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Items: 1 to 20 of 81

1.

Can animal models help us select specific compounds for cancer prevention trials?

Hawk ET, Umar A, Lubet RA, Kopelovich L, Viner JL.

Recent Results Cancer Res. 2005;166:71-87. Review.

PMID:
15648184
2.

Safety and nutritional assessment of GM plants and derived food and feed: the role of animal feeding trials.

EFSA GMO Panel Working Group on Animal Feeding Trials.

Food Chem Toxicol. 2008 Mar;46 Suppl 1:S2-70. doi: 10.1016/j.fct.2008.02.008. Epub 2008 Feb 13. Review.

PMID:
18328408
3.
4.

Preclinical in vitro models from genetically engineered mice for breast and colon cancer (Review).

Telang N, Katdare M.

Oncol Rep. 2011 May;25(5):1195-201. doi: 10.3892/or.2011.1215. Epub 2011 Mar 10. Review.

PMID:
21399881
5.

Animal models of disease: pre-clinical animal models of cancer and their applications and utility in drug discovery.

Ruggeri BA, Camp F, Miknyoczki S.

Biochem Pharmacol. 2014 Jan 1;87(1):150-61. doi: 10.1016/j.bcp.2013.06.020. Epub 2013 Jun 28. Review.

PMID:
23817077
6.

The mighty mouse: genetically engineered mouse models in cancer drug development.

Sharpless NE, Depinho RA.

Nat Rev Drug Discov. 2006 Sep;5(9):741-54. Epub 2006 Aug 18. Review.

PMID:
16915232
7.

Cancer chemoprevention agent development strategies for genistein.

Steele VE, Pereira MA, Sigman CC, Kelloff GJ.

J Nutr. 1995 Mar;125(3 Suppl):713S-716S.

PMID:
7884556
8.

Erlotinib: CP 358774, NSC 718781, OSI 774, R 1415.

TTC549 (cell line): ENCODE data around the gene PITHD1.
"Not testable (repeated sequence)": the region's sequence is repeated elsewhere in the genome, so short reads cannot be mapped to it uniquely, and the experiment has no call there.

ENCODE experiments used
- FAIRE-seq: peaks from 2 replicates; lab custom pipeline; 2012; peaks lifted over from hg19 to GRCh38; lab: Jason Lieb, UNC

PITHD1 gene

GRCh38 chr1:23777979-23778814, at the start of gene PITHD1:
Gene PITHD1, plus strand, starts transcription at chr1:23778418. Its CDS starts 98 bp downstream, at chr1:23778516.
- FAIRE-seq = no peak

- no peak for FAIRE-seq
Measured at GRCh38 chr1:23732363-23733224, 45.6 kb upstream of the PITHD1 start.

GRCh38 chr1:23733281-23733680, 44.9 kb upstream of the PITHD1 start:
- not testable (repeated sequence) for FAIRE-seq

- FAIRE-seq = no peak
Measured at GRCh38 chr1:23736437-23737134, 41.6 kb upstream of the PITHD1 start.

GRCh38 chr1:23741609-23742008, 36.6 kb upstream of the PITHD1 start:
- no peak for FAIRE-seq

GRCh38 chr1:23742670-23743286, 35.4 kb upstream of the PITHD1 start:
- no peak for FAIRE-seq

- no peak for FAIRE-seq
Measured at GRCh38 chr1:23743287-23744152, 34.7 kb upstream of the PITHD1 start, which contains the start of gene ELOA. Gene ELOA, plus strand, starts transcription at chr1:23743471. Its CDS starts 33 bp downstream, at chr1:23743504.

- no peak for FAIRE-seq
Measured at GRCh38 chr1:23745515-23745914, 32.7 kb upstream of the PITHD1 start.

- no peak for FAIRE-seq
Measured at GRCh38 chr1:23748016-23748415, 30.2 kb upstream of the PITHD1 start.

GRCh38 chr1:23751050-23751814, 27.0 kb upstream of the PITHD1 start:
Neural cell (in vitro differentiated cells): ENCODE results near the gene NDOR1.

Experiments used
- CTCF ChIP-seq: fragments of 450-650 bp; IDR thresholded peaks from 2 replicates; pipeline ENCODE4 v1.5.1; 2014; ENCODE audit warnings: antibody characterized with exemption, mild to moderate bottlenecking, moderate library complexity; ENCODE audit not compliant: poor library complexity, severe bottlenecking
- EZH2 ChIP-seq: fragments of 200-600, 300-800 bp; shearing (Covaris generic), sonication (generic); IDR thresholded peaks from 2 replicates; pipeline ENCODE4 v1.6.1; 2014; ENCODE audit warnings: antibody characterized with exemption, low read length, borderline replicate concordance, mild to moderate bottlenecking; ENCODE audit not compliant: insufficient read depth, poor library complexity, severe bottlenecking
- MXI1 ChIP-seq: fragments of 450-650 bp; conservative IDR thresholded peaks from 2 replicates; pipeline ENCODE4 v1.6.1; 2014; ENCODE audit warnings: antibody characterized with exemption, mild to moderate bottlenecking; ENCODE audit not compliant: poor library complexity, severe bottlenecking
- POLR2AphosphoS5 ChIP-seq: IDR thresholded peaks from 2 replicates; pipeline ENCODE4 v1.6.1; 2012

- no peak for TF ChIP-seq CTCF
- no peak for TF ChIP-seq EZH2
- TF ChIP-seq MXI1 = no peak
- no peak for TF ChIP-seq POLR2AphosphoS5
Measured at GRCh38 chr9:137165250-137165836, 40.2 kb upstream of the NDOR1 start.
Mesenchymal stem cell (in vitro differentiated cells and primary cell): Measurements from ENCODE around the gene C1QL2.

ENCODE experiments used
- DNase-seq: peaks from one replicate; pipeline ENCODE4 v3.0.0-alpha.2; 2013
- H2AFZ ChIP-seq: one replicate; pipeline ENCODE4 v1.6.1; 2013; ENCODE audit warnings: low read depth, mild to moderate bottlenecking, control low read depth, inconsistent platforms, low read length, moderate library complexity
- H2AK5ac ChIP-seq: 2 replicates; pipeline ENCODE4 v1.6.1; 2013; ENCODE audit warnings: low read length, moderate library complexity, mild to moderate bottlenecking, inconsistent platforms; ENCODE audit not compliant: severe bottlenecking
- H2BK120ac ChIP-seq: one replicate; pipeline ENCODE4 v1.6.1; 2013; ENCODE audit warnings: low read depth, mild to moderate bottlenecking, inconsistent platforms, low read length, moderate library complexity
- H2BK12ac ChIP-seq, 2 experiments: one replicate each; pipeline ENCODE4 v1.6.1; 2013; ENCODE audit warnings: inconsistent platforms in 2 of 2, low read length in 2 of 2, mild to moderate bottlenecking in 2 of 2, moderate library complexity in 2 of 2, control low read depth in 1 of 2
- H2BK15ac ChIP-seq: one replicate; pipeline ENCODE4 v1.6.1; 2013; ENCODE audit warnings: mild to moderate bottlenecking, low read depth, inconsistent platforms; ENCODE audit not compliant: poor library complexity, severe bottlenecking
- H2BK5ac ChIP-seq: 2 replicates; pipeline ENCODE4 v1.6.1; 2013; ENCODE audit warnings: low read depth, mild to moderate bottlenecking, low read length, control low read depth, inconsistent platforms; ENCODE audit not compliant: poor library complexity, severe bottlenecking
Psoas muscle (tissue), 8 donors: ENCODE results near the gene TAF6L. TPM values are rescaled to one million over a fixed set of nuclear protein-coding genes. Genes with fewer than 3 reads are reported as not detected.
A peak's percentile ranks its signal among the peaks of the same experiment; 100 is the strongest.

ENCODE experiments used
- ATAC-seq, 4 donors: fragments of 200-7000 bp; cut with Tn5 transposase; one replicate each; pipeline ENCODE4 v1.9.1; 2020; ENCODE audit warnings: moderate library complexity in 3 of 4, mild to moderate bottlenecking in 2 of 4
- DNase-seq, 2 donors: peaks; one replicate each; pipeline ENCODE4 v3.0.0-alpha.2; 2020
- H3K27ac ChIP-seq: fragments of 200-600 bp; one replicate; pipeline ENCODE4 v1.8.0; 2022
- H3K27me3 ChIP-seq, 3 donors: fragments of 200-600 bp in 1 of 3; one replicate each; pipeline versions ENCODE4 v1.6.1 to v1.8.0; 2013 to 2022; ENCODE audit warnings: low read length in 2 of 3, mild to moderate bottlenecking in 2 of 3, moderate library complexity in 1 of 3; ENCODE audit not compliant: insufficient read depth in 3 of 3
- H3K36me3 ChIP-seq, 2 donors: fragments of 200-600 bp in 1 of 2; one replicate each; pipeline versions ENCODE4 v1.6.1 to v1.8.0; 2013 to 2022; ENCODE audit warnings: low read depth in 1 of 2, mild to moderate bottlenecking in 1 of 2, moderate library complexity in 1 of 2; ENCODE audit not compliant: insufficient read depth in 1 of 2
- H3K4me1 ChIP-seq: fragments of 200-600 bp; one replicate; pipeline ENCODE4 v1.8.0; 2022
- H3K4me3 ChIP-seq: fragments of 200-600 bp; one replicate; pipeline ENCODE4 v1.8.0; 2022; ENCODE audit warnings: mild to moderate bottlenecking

Adis International Ltd.

Drugs R D. 2003;4(4):243-8.

PMID:
12848590
9.

Inhibition of tumorigenesis in animals.

Wattenberg LW.

IARC Sci Publ. 1996;(139):151-8. Review.

PMID:
8923027
10.

Spontaneous and genetically engineered animal models; use in preclinical cancer drug development.

Hansen K, Khanna C.

Eur J Cancer. 2004 Apr;40(6):858-80. Review.

PMID:
15120042
11.

Chemoprevention of breast cancer.

Osborne MP.

Surg Clin North Am. 1999 Oct;79(5):1207-21. Review.

PMID:
10572559
12.

Chemoprevention: general perspective.

Shureiqi I, Reddy P, Brenner DE.

Crit Rev Oncol Hematol. 2000 Mar;33(3):157-67. Review.

PMID:
10789490
13.

Precancer in mice: animal models used to understand, prevent, and treat human precancers.

Cardiff RD, Anver MR, Boivin GP, Bosenberg MW, Maronpot RR, Molinolo AA, Nikitin AY, Rehg JE, Thomas GV, Russell RG, Ward JM.

Toxicol Pathol. 2006;34(6):699-707.

PMID:
17074738
14.

Anticancer Drug Development: The Way Forward.

Connors T.

Oncologist. 1996;1(3):180-181.

15.

Recent advances in cancer chemoprevention.

Lippman SM, Hittelman WN, Lotan R, Pastorino U, Hong WK.

Cancer Cells. 1991 Feb;3(2):59-65.

PMID:
1674206
16.

The promise of genetically engineered mice for cancer prevention studies.

Green JE, Hudson T.

Nat Rev Cancer. 2005 Mar;5(3):184-98. Review.

PMID:
15738982
17.

Development of breast cancer chemopreventive drugs.

Kelloff GJ, Boone CW, Steele VE, Crowell JA, Lubet R, Doody LA, Greenwald P.

J Cell Biochem Suppl. 1993;17G:2-13. Review.

PMID:
8007699
18.
19.

Multigenerational reproductive study of genistein (Cas No. 446-72-0) in Sprague-Dawley rats (feed study).

National Toxicology Program.

Natl Toxicol Program Tech Rep Ser. 2008 Mar;(539):1-266.

20.

Protection against cancer by dietary IP6 and inositol.

Vucenik I, Shamsuddin AM.

Nutr Cancer. 2006;55(2):109-25. Review.

PMID:
17044765

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